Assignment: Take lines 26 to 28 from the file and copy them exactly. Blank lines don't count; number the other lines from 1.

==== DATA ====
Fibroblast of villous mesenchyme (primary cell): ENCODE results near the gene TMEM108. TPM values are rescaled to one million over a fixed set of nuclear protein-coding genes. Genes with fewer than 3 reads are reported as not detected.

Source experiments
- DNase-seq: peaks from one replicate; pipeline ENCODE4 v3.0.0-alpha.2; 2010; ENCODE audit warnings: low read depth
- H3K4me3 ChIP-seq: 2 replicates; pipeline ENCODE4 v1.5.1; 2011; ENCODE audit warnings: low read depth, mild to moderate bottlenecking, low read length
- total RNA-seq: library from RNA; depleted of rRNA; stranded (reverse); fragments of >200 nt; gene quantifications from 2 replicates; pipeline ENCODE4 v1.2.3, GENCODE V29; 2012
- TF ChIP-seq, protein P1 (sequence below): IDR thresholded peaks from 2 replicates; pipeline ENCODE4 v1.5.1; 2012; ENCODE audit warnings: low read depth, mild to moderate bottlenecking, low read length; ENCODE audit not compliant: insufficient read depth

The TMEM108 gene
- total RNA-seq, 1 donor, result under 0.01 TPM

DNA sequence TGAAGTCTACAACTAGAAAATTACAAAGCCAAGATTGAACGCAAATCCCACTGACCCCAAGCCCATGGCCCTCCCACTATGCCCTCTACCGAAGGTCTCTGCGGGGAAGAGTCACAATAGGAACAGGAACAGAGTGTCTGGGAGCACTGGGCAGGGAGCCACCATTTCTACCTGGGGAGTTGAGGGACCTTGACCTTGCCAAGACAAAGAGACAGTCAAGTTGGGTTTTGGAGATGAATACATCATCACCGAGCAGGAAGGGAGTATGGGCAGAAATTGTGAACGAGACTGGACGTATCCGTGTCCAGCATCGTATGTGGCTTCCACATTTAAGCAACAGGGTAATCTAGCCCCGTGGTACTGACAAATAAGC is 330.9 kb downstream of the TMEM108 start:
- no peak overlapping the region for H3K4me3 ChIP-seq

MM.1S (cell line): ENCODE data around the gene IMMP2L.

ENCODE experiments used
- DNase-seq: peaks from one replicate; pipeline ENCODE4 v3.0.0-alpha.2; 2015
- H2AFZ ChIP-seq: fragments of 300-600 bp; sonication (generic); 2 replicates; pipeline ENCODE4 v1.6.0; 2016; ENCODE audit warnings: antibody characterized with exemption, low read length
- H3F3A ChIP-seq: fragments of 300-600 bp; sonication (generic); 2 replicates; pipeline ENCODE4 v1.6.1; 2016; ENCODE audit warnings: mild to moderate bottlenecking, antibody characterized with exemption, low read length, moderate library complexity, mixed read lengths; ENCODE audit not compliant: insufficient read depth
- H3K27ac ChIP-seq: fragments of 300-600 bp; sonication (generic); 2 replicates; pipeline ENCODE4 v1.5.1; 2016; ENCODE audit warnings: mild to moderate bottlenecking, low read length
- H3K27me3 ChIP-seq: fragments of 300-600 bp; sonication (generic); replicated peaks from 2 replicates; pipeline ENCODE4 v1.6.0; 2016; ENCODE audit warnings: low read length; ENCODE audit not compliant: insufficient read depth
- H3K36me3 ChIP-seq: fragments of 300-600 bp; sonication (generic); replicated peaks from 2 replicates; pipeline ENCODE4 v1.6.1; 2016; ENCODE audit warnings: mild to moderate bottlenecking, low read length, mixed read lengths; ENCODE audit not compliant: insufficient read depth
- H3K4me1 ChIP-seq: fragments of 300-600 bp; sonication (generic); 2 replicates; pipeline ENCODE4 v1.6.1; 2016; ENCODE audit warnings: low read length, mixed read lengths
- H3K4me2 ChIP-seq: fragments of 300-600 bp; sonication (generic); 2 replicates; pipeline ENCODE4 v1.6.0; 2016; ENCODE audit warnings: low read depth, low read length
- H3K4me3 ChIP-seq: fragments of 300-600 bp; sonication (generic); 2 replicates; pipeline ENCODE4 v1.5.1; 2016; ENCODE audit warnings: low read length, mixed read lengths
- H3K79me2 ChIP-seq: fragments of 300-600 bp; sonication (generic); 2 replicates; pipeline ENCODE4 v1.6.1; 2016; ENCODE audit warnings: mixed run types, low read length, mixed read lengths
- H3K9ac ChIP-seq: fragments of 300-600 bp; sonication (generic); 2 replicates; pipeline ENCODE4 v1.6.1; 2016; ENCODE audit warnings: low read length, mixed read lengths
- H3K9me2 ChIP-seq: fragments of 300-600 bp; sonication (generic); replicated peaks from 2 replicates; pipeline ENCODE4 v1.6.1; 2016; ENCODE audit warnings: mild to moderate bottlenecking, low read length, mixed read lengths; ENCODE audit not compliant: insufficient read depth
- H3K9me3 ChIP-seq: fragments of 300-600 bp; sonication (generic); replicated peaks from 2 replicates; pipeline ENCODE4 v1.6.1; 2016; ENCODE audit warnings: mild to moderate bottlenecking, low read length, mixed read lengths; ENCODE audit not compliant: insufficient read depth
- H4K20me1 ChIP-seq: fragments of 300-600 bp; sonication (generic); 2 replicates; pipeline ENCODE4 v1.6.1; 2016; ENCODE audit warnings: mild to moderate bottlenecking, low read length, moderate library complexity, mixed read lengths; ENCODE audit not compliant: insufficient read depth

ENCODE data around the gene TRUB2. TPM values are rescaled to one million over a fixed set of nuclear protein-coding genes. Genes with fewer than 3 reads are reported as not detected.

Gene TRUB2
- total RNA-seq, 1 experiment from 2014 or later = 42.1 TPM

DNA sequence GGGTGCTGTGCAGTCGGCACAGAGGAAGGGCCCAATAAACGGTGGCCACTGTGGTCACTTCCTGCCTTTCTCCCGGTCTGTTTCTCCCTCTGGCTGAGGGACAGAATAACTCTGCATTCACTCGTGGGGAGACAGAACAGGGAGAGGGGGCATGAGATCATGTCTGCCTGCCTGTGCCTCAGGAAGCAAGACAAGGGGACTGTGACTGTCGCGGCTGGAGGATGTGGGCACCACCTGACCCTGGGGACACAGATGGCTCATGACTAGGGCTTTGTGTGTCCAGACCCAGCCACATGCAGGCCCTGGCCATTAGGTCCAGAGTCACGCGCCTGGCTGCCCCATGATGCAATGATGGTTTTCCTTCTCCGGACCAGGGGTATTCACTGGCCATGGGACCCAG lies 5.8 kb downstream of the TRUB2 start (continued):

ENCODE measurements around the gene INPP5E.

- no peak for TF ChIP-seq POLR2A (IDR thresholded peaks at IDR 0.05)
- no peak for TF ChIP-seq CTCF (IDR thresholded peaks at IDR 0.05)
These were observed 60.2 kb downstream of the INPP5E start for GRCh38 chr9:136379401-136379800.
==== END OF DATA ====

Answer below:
- H4K20me1 ChIP-seq: fragments of 300-600 bp; sonication (generic); 2 replicates; pipeline ENCODE4 v1.6.1; 2016; ENCODE audit warnings: mild to moderate bottlenecking, low read length, moderate library complexity, mixed read lengths; ENCODE audit not compliant: insufficient read depth

ENCODE data around the gene TRUB2. TPM values are rescaled to one million over a fixed set of nuclear protein-coding genes. Genes with fewer than 3 reads are reported as not detected.

Gene TRUB2